Bilateral trade between India and Canada has grown significantly in recent years, reaching USD 8.16 billion in 2022-23.
India’s exports (USD 4.1 billion) to Canada include pharmaceuticals, gems and jewellery, textiles, and machinery, while Canada’s exports to India (USD 4.06 billion) include pulses, timber, pulp and paper, and mining products.
On investments, he said that Canadian pension funds will continue investing in India on grounds of India’s large market and good return on money invested.
Canadian pension funds, by the end of 2022, had invested over USD 45 billion in India, making it the fourth-largest recipient of Canadian FDI in the world.
The top sectors for Canadian pension fund investment in India include infrastructure, renewable energy, technology, and financial services.
Mumbai-based exporter and Chairman of Technocraft Industries Sharad Kumar Saraf said the present frosty relations between India and Canada are certainly a cause for concern.
“However, the bilateral trade is entirely driven by commercial considerations. Political turmoil is of a temporary nature and should not be a reason to affect trade relations,” Saraf said.
He added that even with China, India has acrimonious relations but bilateral trade continues to remain healthy.
“In fact, bilateral trade is an effective tool to improve political relations. India must make special efforts to increase our bilateral trade with Canada,” Saraf said.
India and Canada have a strong education partnership. There are over 200 educational partnerships between Indian and Canadian institutions.
In addition, over 3,19,000 Indian students are enrolled in Canadian institutions, making them the largest international student cohort in Canada, according to GTRI.
According to the Canadian Bureau for International Education (CBIE), Indian students contributed USD 4.9 billion to the Canadian economy in 2021.
Indian students are the largest international student group in Canada, accounting for 20 per cent of all international students in 2021.
Benefits of educational partnerships are mutual and hence the current situation may have no impact on the relationship, Srivastava said.
Apple supplier Foxconn aims to double India jobs and investment
Apple supplier Foxconn aims to double its workforce and investment in India by next year, a company executive said on Sunday.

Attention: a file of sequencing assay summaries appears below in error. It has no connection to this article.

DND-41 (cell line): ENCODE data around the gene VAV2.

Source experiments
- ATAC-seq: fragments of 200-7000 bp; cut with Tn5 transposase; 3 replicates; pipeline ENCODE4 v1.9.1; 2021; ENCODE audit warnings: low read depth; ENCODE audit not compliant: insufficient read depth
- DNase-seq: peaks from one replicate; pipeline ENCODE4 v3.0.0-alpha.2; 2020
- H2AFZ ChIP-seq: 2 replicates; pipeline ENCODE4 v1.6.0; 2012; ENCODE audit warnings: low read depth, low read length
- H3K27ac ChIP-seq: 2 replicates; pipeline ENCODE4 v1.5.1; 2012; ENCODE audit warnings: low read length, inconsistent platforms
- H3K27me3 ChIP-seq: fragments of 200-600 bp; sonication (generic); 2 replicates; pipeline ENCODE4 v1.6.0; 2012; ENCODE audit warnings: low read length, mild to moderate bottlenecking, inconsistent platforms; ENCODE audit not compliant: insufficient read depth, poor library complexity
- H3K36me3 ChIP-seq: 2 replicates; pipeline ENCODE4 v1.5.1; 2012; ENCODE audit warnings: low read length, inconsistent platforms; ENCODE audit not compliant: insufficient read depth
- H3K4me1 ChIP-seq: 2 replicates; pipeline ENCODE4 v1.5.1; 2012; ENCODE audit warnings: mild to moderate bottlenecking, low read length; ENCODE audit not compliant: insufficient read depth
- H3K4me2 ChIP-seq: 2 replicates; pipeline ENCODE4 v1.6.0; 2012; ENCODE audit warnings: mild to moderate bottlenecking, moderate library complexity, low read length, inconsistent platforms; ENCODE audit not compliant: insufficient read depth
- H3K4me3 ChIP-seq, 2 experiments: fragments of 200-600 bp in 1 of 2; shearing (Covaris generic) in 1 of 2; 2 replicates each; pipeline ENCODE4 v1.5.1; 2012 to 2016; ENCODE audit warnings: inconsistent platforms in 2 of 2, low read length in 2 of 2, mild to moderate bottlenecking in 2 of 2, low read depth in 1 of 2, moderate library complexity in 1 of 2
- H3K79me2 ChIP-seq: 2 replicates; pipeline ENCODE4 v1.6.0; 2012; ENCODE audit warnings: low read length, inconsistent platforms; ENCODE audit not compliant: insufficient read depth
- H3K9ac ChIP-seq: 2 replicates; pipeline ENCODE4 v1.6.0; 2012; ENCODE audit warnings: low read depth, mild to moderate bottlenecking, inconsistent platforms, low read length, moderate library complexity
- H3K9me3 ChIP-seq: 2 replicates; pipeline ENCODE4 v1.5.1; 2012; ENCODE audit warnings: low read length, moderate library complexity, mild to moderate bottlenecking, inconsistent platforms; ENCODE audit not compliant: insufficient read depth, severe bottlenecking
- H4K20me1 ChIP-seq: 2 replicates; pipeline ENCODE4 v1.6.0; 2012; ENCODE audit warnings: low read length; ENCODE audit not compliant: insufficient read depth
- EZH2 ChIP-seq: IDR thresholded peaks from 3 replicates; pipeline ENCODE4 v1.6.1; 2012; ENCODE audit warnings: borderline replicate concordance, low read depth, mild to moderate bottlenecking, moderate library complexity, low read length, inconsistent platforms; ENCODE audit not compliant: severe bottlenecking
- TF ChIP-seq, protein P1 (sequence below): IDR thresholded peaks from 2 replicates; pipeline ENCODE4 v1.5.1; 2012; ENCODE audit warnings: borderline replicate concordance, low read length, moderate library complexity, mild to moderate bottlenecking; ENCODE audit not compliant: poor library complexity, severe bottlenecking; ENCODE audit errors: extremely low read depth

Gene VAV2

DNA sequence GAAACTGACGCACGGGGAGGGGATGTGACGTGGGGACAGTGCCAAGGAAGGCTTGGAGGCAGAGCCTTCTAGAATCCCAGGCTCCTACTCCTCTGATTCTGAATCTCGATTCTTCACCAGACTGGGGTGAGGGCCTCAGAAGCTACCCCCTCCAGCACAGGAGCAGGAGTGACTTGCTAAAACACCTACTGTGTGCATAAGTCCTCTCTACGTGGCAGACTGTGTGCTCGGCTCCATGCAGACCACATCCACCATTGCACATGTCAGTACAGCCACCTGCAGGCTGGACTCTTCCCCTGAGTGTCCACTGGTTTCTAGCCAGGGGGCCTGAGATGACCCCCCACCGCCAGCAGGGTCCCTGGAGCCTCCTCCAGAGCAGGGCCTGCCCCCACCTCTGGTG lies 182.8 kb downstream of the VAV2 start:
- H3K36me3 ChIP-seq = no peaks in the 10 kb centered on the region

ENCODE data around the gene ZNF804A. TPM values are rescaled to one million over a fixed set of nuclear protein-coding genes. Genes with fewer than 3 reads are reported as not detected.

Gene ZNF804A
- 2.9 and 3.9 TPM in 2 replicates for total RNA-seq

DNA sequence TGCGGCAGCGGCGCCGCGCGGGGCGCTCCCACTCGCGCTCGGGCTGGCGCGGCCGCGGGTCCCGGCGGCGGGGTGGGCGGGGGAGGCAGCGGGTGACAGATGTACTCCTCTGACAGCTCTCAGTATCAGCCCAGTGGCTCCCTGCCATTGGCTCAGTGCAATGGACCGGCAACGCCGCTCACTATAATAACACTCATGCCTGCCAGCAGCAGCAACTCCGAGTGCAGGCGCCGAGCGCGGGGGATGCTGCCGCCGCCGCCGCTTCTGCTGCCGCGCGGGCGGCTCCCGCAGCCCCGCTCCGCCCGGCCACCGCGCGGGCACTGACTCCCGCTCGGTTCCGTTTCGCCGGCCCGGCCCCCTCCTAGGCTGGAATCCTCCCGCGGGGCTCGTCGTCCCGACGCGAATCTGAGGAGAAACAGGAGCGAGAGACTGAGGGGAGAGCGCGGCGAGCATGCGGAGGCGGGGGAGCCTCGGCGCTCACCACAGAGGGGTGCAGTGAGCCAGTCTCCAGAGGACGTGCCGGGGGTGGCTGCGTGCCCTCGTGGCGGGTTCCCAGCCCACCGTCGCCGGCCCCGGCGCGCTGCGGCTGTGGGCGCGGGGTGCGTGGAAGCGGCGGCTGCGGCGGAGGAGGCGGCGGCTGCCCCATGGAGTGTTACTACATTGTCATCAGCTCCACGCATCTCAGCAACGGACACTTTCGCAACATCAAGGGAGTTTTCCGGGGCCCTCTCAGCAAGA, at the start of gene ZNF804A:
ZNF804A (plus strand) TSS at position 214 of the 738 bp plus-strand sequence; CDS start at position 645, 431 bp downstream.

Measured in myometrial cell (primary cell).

Taiwan-based Foxconn, the world’s largest contract manufacturer of electronics, has rapidly expanded its presence in India by investing in manufacturing facilities in the south of the country as the company seeks to move away from China.
V Lee, Foxconn’s representative in India, in a LinkedIn post to mark Indian Prime Minister Narendra Modi’s 73rd birthday, said the company was “aiming for another doubling of employment, FDI (foreign direct investment), and business size in India” by this time next year.
He did not give more details.
Foxconn already has an iPhone factory employing 40,000 people in the state of Tamil Nadu.
In August, the state of Karnataka said the firm will invest US$600 million for two projects to make casing components for iPhones and chip-making equipment.
The company’s Chairman Liu Young-way said in an earnings briefing last month that he sees a lot of potential in India, adding: “several billion dollars in investment is only a beginning”.
Taiwan election: Foxconn’s Terry Gou taps star-powered running mate
Last month, Foxconn’s billionaire founder Terry Gou said he would run for the Taiwanese presidency in next year’s election, as an independent candidate.
He said the ruling and independence-leaning Democratic Progressive Party (DPP) was unable to offer a bright future for the island and left Foxconn’s board following his decision to run.
The firm operates the world’s largest iPhone plant, in the city of Zhengzhou in Henan province.
Foxconn to double workforce, investment in India by ‘this time next year’